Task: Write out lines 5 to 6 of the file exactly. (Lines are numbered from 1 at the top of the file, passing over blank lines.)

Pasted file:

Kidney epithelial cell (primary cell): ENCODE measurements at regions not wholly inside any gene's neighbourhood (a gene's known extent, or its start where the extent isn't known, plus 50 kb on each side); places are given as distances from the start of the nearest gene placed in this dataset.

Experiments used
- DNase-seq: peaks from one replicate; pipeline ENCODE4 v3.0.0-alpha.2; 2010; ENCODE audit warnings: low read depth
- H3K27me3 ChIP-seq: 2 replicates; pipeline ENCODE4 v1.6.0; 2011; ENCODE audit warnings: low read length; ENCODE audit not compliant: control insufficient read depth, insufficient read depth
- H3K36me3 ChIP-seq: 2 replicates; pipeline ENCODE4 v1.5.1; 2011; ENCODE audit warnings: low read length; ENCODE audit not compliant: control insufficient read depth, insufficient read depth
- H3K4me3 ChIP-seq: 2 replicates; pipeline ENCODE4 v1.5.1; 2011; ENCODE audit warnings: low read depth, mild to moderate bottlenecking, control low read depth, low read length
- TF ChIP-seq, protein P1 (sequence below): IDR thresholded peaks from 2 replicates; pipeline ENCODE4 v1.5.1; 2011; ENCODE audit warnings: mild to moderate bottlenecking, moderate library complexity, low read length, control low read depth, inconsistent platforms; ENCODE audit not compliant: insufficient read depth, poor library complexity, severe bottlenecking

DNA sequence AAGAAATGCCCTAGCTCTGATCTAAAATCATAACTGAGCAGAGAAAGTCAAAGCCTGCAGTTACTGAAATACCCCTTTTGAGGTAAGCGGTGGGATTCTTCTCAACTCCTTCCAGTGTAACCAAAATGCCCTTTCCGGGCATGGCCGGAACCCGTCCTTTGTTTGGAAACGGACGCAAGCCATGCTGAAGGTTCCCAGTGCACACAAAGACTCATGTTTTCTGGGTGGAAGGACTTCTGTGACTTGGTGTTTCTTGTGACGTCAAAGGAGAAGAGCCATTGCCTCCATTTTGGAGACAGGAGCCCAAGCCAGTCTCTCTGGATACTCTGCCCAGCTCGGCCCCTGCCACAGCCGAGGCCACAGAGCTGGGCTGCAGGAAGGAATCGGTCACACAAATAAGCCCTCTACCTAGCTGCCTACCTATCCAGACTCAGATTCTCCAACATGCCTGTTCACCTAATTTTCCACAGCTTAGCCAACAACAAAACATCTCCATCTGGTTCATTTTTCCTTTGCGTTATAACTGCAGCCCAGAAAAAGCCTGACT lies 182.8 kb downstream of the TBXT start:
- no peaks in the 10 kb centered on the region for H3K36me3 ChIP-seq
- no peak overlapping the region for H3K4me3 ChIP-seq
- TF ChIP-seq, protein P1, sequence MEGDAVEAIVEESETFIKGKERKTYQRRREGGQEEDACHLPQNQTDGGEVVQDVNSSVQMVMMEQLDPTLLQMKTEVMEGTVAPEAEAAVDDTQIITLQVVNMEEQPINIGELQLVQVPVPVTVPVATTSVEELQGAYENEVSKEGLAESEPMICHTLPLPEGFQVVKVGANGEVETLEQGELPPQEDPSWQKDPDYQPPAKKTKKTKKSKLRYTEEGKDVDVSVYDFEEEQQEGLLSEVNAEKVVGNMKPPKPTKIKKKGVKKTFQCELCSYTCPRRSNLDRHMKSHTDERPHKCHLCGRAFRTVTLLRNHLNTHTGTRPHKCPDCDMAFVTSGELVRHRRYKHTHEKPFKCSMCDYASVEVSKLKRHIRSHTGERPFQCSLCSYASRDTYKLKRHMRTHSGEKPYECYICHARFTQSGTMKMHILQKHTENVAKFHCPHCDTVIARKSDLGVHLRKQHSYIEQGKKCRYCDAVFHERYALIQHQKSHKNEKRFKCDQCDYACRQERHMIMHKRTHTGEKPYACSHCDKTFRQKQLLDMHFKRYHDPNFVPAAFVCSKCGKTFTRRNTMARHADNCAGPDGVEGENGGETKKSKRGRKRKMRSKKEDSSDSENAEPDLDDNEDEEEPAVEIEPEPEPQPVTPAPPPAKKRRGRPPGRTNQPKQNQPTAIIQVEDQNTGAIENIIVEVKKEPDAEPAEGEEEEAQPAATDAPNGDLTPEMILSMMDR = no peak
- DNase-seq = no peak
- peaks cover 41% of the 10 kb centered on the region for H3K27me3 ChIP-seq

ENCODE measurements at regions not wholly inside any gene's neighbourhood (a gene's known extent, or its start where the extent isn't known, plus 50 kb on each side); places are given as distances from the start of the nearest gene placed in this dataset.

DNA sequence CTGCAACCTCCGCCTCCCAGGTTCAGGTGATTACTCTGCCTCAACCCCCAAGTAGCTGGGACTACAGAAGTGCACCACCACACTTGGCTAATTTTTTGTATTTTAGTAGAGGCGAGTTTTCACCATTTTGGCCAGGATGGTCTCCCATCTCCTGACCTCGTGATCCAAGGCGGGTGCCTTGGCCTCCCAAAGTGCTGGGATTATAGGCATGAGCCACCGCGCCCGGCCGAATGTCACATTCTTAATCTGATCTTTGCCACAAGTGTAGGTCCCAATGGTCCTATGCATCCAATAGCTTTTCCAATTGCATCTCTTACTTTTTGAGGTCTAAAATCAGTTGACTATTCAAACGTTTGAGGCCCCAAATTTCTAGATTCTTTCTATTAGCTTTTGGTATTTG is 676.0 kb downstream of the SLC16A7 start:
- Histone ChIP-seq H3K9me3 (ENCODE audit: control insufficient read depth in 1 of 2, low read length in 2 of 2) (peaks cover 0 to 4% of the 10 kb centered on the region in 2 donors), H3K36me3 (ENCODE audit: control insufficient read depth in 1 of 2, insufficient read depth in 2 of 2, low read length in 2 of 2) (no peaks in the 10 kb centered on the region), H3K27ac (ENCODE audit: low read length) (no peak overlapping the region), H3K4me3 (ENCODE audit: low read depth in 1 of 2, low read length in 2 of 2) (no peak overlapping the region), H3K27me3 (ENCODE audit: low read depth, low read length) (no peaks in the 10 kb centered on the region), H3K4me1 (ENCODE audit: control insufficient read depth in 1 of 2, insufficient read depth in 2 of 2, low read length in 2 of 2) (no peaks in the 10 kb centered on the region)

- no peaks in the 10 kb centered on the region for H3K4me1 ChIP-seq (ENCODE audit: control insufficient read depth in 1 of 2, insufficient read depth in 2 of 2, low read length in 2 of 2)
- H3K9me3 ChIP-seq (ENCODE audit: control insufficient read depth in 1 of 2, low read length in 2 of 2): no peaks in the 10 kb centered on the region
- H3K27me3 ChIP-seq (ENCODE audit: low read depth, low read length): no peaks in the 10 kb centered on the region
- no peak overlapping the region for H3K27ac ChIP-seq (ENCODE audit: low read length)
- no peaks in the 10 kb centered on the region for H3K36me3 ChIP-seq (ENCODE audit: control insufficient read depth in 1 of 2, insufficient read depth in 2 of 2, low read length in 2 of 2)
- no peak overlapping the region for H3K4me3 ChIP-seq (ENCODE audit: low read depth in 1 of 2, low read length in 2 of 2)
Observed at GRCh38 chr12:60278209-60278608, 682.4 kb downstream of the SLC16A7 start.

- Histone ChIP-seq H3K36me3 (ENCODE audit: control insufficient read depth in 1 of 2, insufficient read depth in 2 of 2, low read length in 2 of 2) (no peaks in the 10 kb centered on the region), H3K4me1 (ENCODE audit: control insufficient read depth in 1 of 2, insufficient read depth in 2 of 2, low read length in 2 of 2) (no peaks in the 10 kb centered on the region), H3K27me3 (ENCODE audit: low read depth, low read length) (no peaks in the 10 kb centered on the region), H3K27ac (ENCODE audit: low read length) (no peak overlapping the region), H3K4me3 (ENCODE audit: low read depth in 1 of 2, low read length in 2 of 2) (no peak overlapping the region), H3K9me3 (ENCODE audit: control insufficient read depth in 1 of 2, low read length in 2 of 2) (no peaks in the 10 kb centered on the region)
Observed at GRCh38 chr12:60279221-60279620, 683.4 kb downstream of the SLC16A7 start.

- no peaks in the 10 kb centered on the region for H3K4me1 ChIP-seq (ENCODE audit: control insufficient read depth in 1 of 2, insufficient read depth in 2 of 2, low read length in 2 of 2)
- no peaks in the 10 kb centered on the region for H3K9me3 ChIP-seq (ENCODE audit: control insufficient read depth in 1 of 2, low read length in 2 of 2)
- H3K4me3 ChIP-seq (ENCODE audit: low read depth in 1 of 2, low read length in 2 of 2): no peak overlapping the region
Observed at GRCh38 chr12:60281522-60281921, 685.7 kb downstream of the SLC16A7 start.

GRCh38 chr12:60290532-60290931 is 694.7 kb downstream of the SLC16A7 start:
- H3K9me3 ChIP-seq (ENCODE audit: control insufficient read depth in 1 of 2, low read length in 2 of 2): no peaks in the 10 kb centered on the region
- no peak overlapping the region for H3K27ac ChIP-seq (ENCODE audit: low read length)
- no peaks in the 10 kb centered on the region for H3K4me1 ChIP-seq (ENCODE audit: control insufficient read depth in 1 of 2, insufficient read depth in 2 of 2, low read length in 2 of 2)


- H3K36me3 ChIP-seq: 2 replicates; pipeline ENCODE4 v1.5.1; 2011; ENCODE audit warnings: low read length; ENCODE audit not compliant: control insufficient read depth, insufficient read depth
- H3K4me3 ChIP-seq: 2 replicates; pipeline ENCODE4 v1.5.1; 2011; ENCODE audit warnings: low read depth, mild to moderate bottlenecking, control low read depth, low read length